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Early Season Cools Season Grass Lawn Calendar
03/15/2019
 

Cool season turfgrass species are the norm for most all of our home lawns and athletic fields in northeast Kansas. That means they like temperatures ranging from the 40’s to the mid-to-upper 70’s. With spring (maybe?) finally here, they’ll be taking off before long, and that means there are some ‘chores’ we might need to be prepared to get done.

Broadleaf weed control is one of those things that can really sneak up on turfgrass managers and homeowners alike. While fall applications would likely have been more effective from a broad spectrum standpoint for controlling winter annuals and weeds like dandelions, spring can be a good time for spot treatment. When necessary, spot treat broadleaf weeds on a day that is 50 degrees or warmer. Rain or irrigation within 24 hours of application will reduce effectiveness. Always read and follow label directions for best results.

If crabgrass is your nemesis, you probably have until April to apply treatment (products may vary – always read and follow label directions…). Many of our preventers are applied when the native redbud trees are in full bloom sometime in April. Moisture hasn’t been a problem this winter, but who knows what spring will bring, so remember that the preventer needs to be watered in with about a quarter inch of water before it will start to work. NOTE: a good, thick lawn is the best weed prevention and may be all that is needed.

It gets warm. Grass starts to green up. We start to think about applying fertilizer. As with broadleaf weed control, fall is actually a better time to apply fertilizer than is the spring. In fact, applications in November and September will likely do more for your turf (both from a vigor and weed control perspective) than spring applications. If you didn’t get a fall application applied – or just want to add a little more – May is probably your best option.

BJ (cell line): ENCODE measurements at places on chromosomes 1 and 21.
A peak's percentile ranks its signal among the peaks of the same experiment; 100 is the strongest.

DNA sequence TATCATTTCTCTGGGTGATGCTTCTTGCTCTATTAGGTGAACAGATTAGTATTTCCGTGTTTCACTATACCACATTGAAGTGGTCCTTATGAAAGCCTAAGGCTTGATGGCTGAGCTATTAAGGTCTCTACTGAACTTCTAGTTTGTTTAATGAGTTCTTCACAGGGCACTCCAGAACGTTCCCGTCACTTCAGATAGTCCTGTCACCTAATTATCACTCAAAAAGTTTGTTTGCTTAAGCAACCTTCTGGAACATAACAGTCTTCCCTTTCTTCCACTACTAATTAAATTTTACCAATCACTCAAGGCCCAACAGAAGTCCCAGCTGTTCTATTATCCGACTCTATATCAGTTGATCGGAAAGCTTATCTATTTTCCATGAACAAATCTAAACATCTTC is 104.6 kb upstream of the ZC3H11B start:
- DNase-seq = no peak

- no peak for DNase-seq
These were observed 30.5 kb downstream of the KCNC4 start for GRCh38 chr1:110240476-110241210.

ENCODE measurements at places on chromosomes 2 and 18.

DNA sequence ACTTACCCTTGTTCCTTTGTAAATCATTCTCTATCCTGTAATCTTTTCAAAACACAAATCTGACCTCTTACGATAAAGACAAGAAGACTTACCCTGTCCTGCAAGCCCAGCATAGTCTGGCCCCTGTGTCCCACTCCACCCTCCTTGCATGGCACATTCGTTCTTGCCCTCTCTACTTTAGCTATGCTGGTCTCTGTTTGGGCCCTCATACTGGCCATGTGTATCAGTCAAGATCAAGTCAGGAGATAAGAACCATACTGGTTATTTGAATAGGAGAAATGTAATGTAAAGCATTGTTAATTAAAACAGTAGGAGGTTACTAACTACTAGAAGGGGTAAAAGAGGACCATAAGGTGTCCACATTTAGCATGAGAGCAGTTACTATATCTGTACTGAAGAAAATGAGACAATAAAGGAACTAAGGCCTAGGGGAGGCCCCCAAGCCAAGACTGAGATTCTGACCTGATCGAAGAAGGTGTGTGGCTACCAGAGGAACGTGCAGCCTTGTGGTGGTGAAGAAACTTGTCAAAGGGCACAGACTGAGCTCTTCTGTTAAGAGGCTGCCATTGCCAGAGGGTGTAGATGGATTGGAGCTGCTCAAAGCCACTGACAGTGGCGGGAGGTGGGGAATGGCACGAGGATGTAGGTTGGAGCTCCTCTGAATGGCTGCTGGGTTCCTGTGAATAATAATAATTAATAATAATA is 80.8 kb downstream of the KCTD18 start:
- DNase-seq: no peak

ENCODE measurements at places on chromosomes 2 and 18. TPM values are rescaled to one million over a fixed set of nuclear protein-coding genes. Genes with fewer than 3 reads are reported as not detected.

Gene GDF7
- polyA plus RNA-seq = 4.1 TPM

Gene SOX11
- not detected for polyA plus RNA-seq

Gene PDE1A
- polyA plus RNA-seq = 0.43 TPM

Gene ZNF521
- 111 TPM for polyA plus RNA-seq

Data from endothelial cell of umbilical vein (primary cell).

If you have a lawn that typically receives enough rainfall (or irrigation) that it doesn’t go dormant due to drought in the summer, you can apply a light rate of a slow-release fertilizer once May arrives. If us are using a fertilizer that includes a weed killer for broadleaf weeds, you need to pay attention to how it is applied. Rain or irrigation within 24 hours of application tends to reduce effectiveness of the weed killer, yet the fertilizer needs to be watered in. If using a product with both fertilizer and weed killer, wait 24 hours after application before watering in.

All of our offices have a full complement of lawn care publications available either in the office or online from our KSU Bookstore. For those publications, contact a District Office or e-mail me at [email protected] .

 

 

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